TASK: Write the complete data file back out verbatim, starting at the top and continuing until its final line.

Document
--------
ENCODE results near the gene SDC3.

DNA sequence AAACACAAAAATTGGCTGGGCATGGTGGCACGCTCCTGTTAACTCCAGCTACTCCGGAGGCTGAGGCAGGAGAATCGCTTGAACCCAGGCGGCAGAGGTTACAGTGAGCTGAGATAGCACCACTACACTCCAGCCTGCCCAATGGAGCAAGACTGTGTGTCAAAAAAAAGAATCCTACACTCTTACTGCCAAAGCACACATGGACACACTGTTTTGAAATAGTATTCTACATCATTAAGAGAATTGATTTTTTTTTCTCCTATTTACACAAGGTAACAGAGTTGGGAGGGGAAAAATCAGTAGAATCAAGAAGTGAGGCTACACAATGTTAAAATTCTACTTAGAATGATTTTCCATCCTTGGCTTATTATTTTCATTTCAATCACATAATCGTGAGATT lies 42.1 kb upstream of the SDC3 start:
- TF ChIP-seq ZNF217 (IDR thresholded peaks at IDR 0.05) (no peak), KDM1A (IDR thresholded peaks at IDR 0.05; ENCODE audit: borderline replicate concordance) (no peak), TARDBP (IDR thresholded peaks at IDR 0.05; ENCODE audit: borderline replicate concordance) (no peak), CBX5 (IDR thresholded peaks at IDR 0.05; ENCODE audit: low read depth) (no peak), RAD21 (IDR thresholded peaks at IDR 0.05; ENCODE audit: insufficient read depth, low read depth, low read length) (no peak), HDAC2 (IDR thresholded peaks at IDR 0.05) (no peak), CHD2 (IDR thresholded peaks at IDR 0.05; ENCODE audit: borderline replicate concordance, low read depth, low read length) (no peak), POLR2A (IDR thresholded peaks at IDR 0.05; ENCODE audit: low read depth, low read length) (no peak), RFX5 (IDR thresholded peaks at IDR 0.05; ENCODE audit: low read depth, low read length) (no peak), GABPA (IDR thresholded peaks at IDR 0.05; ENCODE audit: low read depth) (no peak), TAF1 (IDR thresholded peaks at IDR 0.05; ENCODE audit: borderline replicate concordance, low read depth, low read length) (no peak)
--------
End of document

ENCODE results near the gene SDC3.

DNA sequence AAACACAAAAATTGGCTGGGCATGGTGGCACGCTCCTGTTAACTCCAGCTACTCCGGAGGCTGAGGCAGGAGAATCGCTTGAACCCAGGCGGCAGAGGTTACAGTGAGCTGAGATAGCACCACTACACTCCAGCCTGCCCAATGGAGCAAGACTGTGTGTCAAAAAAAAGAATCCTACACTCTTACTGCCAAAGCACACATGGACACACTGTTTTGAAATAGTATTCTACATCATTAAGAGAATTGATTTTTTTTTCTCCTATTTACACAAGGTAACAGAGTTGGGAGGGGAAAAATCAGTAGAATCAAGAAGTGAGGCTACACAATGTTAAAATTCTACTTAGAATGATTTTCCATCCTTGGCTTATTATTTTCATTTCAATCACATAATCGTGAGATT lies 42.1 kb upstream of the SDC3 start:
- TF ChIP-seq ZNF217 (IDR thresholded peaks at IDR 0.05) (no peak), KDM1A (IDR thresholded peaks at IDR 0.05; ENCODE audit: borderline replicate concordance) (no peak), TARDBP (IDR thresholded peaks at IDR 0.05; ENCODE audit: borderline replicate concordance) (no peak), CBX5 (IDR thresholded peaks at IDR 0.05; ENCODE audit: low read depth) (no peak), RAD21 (IDR thresholded peaks at IDR 0.05; ENCODE audit: insufficient read depth, low read depth, low read length) (no peak), HDAC2 (IDR thresholded peaks at IDR 0.05) (no peak), CHD2 (IDR thresholded peaks at IDR 0.05; ENCODE audit: borderline replicate concordance, low read depth, low read length) (no peak), POLR2A (IDR thresholded peaks at IDR 0.05; ENCODE audit: low read depth, low read length) (no peak), RFX5 (IDR thresholded peaks at IDR 0.05; ENCODE audit: low read depth, low read length) (no peak), GABPA (IDR thresholded peaks at IDR 0.05; ENCODE audit: low read depth) (no peak), TAF1 (IDR thresholded peaks at IDR 0.05; ENCODE audit: borderline replicate concordance, low read depth, low read length) (no peak)